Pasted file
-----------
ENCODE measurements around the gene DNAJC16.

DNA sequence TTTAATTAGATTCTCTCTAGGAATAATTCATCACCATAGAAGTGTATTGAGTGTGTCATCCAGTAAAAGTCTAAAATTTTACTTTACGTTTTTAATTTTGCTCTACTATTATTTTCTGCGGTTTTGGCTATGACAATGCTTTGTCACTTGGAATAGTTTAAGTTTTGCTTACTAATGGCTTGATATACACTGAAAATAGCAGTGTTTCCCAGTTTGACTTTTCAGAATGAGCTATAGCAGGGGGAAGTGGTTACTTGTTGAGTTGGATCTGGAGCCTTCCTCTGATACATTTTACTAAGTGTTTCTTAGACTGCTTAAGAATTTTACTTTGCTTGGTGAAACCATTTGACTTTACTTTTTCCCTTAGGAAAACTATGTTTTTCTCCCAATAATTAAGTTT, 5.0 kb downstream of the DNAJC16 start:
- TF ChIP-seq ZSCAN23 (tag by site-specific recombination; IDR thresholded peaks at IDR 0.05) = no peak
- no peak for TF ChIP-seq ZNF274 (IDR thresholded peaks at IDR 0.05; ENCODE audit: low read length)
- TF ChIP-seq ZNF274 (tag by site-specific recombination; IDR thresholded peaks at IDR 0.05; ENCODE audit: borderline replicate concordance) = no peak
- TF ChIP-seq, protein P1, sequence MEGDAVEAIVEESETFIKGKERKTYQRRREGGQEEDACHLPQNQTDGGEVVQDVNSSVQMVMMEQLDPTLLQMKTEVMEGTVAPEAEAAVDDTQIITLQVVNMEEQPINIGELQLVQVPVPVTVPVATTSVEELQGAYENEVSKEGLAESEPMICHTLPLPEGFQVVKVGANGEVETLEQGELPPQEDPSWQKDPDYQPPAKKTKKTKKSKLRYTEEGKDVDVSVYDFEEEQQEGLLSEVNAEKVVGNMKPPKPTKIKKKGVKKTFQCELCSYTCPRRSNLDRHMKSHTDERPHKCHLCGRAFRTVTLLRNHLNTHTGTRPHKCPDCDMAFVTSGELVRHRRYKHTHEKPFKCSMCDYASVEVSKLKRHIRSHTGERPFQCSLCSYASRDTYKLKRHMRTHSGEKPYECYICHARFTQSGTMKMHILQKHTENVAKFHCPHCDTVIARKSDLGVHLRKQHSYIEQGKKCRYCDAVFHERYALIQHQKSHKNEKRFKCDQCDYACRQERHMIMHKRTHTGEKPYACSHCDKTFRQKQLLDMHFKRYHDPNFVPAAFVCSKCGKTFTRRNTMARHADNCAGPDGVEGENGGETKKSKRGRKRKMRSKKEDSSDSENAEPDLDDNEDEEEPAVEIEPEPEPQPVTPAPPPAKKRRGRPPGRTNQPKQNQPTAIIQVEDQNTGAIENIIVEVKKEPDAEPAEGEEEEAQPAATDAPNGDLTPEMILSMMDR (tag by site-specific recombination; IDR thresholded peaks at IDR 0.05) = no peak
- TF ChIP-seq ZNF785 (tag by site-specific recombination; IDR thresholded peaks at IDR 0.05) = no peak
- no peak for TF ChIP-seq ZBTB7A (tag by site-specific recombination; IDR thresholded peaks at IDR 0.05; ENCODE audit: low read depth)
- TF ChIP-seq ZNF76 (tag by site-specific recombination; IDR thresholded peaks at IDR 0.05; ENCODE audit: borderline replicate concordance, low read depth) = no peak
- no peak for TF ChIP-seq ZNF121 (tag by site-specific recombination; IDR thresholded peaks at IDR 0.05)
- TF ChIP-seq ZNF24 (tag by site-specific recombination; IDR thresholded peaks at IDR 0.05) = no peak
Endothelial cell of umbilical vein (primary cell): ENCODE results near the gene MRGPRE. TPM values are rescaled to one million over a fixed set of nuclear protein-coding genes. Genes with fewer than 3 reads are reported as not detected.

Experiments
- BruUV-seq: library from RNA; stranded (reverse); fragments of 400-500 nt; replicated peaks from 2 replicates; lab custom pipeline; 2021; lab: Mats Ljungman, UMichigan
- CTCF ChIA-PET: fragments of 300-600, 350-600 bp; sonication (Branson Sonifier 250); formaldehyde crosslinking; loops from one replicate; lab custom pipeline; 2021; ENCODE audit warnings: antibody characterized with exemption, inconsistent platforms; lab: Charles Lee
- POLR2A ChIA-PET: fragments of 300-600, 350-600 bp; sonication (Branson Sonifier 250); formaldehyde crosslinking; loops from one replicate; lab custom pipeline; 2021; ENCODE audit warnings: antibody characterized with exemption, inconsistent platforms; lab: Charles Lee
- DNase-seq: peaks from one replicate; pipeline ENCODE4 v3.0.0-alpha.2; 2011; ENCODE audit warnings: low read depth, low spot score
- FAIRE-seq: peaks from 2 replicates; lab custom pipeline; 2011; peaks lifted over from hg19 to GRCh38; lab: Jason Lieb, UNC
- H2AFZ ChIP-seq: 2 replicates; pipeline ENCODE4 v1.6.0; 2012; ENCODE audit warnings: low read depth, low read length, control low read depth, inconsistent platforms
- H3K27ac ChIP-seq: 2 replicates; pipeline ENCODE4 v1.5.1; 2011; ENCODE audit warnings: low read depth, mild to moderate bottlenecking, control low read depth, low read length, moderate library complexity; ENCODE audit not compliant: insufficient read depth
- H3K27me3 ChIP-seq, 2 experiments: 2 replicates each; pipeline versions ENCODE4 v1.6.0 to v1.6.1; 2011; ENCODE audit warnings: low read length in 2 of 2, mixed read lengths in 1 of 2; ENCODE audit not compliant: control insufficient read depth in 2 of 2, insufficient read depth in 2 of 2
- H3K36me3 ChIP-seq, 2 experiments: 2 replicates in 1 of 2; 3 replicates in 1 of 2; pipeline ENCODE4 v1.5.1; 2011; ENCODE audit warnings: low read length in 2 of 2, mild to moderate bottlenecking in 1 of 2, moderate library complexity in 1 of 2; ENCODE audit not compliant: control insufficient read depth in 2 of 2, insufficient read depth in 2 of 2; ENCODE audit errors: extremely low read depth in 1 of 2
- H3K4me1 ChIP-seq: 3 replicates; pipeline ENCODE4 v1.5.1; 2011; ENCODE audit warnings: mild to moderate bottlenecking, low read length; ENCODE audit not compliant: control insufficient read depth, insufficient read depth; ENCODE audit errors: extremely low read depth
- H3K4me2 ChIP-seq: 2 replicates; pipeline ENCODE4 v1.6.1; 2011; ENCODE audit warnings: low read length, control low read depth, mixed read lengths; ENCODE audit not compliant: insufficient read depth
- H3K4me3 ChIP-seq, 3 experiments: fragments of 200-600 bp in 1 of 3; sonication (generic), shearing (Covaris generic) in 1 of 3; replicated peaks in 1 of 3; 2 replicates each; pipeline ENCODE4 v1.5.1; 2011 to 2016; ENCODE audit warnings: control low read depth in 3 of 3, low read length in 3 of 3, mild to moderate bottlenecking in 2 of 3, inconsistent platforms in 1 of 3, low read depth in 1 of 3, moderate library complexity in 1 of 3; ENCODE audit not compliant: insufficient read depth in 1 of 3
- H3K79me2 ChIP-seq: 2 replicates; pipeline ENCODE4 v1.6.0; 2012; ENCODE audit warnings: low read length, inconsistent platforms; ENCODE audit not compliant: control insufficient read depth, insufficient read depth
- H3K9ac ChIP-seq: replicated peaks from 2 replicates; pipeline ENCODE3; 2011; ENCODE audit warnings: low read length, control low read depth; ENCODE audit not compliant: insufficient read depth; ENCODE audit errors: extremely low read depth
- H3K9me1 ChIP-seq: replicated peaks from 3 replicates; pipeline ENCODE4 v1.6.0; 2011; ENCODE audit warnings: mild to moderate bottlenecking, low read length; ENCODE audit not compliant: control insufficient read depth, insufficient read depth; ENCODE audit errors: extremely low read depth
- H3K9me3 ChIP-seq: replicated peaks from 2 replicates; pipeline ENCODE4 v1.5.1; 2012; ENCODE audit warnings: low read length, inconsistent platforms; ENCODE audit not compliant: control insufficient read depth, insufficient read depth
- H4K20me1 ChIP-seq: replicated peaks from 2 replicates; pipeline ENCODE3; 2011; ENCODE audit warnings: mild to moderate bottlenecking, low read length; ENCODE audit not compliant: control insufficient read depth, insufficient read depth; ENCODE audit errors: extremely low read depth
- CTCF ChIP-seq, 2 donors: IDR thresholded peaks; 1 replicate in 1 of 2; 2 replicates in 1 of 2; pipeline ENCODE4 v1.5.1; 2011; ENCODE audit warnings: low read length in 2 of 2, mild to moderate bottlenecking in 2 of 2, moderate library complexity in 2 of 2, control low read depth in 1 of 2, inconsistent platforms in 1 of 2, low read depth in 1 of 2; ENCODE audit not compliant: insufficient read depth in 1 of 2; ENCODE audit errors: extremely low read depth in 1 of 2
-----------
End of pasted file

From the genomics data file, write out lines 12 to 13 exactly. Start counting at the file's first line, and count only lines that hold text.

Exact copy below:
Endothelial cell of umbilical vein (primary cell): ENCODE results near the gene MRGPRE. TPM values are rescaled to one million over a fixed set of nuclear protein-coding genes. Genes with fewer than 3 reads are reported as not detected.

Experiments